After decommissioning in 1922, OLYMPIA was docked at the Philadelphia Navy Yard, eventually attaining the status of a preserved relic.  In 1957, the ship was turned over to the Cruiser Olympia Association for restoration to her 1898 configuration and public display on the Philadelphia waterfront.  Last dry docked for hull maintenance in 1945, OLYMPIA’s condition below the waterline has steadily deteriorated over the intervening decades, and now the famous ship, which is under the auspices of the Independence Seaport Museum, is in a race with time for her very existence.  With an estimated $10M needed to dry dock and stabilize the cruiser, and without the ability to fund such a project, The Independence Seaport in Philadelphia has been directed by the Naval Sea Systems Command (NAVSEA) Donated Ship Program, to solicit potential new owners who may be able to save the ship before she is scrapped or sunk as an artificial reef.  Ironically, the Navy’s cost estimate to prepare the ship for “reefing” approaches the projected cost of stabilization – i.e. saving it.

The armored cruiser USS OLYMPIA as she appears today on the Philadelphia waterfront.

The armored cruiser USS OLYMPIA as she appears today on the Philadelphia waterfront.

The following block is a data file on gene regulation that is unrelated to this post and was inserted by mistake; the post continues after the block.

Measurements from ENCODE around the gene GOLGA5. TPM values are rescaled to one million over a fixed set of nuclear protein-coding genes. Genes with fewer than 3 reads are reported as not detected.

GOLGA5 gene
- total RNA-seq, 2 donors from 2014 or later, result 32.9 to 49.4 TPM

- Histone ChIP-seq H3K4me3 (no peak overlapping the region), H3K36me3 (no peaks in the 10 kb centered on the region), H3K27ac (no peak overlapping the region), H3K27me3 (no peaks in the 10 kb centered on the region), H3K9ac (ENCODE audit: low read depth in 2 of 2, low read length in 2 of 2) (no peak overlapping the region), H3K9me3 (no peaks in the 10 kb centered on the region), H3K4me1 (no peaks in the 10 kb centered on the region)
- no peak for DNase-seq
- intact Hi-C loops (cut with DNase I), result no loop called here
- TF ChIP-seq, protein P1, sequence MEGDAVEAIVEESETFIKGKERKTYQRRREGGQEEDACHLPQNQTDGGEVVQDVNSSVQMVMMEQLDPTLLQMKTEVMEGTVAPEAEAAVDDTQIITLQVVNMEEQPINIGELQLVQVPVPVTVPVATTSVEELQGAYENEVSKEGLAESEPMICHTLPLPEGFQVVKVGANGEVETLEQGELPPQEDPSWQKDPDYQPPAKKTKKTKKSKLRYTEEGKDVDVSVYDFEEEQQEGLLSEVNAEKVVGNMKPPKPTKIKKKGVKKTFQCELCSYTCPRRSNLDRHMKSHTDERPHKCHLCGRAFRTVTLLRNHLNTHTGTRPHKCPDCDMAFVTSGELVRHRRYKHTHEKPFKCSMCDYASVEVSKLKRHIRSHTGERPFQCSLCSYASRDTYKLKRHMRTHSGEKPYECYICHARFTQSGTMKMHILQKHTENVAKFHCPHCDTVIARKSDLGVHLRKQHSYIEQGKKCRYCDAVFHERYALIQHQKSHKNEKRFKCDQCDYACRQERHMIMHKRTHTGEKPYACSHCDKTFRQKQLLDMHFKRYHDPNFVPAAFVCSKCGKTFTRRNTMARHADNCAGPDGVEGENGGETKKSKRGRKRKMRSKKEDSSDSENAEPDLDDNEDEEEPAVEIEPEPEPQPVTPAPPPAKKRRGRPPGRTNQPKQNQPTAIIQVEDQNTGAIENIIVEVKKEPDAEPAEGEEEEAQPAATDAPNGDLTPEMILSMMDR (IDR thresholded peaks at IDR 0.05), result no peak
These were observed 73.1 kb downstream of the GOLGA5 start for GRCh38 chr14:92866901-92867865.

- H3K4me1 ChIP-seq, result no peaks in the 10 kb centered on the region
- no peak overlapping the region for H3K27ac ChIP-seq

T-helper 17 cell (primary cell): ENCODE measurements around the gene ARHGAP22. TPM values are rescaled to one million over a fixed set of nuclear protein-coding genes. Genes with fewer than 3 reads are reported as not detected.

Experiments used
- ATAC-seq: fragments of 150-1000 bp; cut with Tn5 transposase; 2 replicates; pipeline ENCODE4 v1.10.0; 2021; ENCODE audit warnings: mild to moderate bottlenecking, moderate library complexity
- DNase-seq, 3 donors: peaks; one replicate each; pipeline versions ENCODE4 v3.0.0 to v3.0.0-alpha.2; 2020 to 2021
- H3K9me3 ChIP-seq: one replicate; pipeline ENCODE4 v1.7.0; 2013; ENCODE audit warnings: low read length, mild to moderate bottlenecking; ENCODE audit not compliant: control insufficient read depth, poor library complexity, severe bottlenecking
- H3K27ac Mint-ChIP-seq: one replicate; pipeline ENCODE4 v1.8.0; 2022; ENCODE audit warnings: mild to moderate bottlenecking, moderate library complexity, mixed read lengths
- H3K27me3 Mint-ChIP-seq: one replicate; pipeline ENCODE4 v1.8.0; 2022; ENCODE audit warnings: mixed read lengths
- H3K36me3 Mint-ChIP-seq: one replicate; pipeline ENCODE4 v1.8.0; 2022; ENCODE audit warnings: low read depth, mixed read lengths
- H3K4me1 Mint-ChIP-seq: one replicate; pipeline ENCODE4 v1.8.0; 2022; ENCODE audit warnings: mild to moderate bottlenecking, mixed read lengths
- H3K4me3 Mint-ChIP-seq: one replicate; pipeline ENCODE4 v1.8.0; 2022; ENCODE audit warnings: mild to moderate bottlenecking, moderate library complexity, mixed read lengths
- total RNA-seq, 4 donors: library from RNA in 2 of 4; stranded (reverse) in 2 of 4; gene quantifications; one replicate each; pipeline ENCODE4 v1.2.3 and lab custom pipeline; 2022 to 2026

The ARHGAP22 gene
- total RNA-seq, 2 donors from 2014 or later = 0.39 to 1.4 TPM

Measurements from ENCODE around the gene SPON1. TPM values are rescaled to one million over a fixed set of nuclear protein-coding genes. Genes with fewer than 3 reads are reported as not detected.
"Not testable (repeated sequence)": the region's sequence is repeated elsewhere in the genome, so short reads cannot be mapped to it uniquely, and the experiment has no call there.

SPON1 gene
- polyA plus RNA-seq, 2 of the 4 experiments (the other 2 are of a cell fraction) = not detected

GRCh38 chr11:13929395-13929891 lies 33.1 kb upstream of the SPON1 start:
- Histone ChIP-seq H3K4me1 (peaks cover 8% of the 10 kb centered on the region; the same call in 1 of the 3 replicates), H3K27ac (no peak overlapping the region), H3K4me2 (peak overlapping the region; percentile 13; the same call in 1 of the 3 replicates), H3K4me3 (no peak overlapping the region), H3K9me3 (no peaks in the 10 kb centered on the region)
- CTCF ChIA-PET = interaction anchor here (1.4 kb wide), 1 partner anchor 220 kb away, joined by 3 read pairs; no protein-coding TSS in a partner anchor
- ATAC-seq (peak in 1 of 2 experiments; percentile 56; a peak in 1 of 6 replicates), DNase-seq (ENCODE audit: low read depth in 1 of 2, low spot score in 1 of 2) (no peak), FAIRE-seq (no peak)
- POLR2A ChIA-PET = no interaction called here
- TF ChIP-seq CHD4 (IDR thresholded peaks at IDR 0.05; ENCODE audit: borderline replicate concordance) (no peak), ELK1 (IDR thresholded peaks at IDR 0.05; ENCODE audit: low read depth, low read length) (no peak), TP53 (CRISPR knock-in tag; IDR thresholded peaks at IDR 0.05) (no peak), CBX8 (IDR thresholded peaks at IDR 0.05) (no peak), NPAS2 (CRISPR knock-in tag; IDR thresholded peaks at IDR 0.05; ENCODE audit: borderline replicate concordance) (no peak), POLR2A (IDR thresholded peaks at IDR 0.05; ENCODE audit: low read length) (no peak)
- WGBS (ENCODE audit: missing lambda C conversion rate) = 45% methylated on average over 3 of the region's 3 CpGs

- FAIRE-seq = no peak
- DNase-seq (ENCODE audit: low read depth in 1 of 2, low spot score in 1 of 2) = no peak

What can the public gain from the preservation of these historic naval ships?  Why should the considerable costs incurred in such projects be borne by Americans?

Historic vessels such as TEXAS and OLYMPIA represent a tangible connection with events that shaped who we are as Americans; the stories which they tell have the power to inspire today’s generation as well as tomorrow’s; both of these vessels form part of our national collective memory of American involvement in the First World War.  More than just collections of objects on exhibition, ships such as these offer the visitor a total-tactile-immersion experience that connects them not only with the individuals who manned these ships during events of national importance, but also with those countless Americans who designed, built, and maintained them across the decades, often using skills and methods which have long since vanished.  Indeed, in these two ships we have remarkable examples of historic American engineering which can never be replaced; likewise the connection to the past which they provide is unattainable once lost.